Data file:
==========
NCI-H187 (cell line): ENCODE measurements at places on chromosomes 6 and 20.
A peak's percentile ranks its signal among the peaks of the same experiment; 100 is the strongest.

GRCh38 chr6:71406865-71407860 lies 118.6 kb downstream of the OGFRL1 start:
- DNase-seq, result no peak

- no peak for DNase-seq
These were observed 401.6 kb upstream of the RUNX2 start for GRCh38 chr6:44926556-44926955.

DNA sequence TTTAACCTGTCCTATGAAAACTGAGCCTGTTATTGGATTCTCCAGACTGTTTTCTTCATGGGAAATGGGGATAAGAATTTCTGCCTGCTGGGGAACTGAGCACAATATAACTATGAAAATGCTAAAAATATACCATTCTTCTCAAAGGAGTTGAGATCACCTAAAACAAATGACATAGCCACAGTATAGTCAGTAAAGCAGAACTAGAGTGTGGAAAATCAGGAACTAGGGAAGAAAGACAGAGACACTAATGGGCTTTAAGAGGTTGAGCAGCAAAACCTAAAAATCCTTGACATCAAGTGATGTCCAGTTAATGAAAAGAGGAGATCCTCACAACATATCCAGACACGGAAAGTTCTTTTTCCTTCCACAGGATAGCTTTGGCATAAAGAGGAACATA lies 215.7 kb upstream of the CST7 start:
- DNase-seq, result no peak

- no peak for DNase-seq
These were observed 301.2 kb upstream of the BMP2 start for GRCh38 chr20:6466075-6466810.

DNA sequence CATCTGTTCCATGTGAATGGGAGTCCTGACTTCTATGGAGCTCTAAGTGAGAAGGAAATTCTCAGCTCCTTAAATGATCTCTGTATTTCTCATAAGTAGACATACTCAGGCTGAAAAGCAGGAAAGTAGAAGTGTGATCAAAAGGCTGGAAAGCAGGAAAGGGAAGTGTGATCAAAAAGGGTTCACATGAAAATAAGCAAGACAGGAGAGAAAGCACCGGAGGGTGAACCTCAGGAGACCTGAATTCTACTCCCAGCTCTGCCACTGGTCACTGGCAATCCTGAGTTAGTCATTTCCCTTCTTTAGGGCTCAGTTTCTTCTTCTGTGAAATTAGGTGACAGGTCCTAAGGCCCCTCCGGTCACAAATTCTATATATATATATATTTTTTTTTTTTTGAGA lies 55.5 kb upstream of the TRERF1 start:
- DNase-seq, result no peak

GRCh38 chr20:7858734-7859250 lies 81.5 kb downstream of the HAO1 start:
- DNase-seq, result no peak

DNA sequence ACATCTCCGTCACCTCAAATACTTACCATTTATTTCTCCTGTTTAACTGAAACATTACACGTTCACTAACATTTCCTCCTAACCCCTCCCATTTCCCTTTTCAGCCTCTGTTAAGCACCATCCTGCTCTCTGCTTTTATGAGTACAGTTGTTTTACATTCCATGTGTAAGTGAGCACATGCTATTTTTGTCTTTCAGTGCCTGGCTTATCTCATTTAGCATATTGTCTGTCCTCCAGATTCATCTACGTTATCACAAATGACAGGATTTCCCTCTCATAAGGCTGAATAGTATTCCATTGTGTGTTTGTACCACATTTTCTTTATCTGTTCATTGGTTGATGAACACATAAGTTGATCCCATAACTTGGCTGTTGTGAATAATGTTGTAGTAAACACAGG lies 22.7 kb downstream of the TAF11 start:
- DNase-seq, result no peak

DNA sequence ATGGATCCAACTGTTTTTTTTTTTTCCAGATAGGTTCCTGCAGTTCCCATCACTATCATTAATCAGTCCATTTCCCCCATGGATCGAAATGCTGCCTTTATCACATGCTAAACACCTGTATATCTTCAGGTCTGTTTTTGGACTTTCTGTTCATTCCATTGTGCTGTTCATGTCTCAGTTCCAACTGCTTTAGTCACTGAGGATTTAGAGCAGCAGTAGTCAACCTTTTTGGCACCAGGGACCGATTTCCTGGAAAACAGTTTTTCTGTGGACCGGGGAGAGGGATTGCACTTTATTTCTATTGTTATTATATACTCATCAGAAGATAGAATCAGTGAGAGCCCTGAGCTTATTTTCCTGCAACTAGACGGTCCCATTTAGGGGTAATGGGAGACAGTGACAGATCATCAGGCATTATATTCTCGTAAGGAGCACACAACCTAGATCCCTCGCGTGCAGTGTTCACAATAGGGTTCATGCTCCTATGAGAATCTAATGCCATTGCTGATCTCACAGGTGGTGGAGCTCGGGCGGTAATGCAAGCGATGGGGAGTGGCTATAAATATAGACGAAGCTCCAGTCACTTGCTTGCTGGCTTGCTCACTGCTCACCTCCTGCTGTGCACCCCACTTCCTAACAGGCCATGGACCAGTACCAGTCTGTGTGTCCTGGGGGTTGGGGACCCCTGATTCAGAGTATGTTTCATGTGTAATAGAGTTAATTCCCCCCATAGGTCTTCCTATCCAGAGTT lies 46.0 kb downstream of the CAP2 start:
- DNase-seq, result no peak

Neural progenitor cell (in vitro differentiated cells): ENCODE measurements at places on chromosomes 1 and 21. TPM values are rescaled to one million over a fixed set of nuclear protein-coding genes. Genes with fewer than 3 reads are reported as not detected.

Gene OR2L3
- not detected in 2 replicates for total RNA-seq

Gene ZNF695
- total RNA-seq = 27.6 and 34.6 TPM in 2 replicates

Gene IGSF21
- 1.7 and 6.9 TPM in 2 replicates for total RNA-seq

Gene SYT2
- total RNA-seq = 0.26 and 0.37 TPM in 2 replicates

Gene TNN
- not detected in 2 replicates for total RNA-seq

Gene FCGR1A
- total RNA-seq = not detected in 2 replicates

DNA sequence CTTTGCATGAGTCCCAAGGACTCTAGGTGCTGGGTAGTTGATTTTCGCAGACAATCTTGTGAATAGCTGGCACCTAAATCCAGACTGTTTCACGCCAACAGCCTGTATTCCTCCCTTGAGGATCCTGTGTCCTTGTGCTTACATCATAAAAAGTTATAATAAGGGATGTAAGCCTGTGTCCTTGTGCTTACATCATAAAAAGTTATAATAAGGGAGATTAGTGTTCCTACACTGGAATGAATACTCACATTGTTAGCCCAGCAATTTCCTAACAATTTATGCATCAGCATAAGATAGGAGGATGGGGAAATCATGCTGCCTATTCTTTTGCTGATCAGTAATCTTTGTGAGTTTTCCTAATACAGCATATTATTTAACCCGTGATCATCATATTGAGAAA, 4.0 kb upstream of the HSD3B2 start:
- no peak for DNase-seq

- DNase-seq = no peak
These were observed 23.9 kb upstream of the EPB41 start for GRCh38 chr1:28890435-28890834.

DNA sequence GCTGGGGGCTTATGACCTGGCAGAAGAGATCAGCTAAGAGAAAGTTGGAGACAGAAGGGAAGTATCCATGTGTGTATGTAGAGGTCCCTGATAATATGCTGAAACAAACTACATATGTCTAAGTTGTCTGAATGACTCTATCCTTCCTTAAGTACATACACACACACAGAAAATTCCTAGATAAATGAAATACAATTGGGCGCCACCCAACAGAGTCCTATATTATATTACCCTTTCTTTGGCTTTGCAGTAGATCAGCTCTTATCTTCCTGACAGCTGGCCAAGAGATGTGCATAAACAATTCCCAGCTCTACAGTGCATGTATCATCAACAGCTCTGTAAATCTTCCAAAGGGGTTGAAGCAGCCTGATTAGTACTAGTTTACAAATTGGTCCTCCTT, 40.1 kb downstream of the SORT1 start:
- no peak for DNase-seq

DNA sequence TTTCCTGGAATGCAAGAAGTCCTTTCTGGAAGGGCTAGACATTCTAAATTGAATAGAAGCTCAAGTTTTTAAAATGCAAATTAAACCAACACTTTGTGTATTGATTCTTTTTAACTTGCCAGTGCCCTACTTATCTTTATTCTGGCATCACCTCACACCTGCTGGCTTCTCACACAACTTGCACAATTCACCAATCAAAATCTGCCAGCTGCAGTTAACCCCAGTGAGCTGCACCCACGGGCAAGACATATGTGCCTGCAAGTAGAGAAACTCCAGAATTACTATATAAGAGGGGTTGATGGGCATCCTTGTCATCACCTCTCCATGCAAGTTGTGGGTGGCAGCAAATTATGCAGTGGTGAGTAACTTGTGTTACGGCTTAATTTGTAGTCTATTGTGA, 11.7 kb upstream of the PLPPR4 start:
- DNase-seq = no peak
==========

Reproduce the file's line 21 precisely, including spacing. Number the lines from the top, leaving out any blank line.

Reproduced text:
- not detected in 2 replicates for total RNA-seq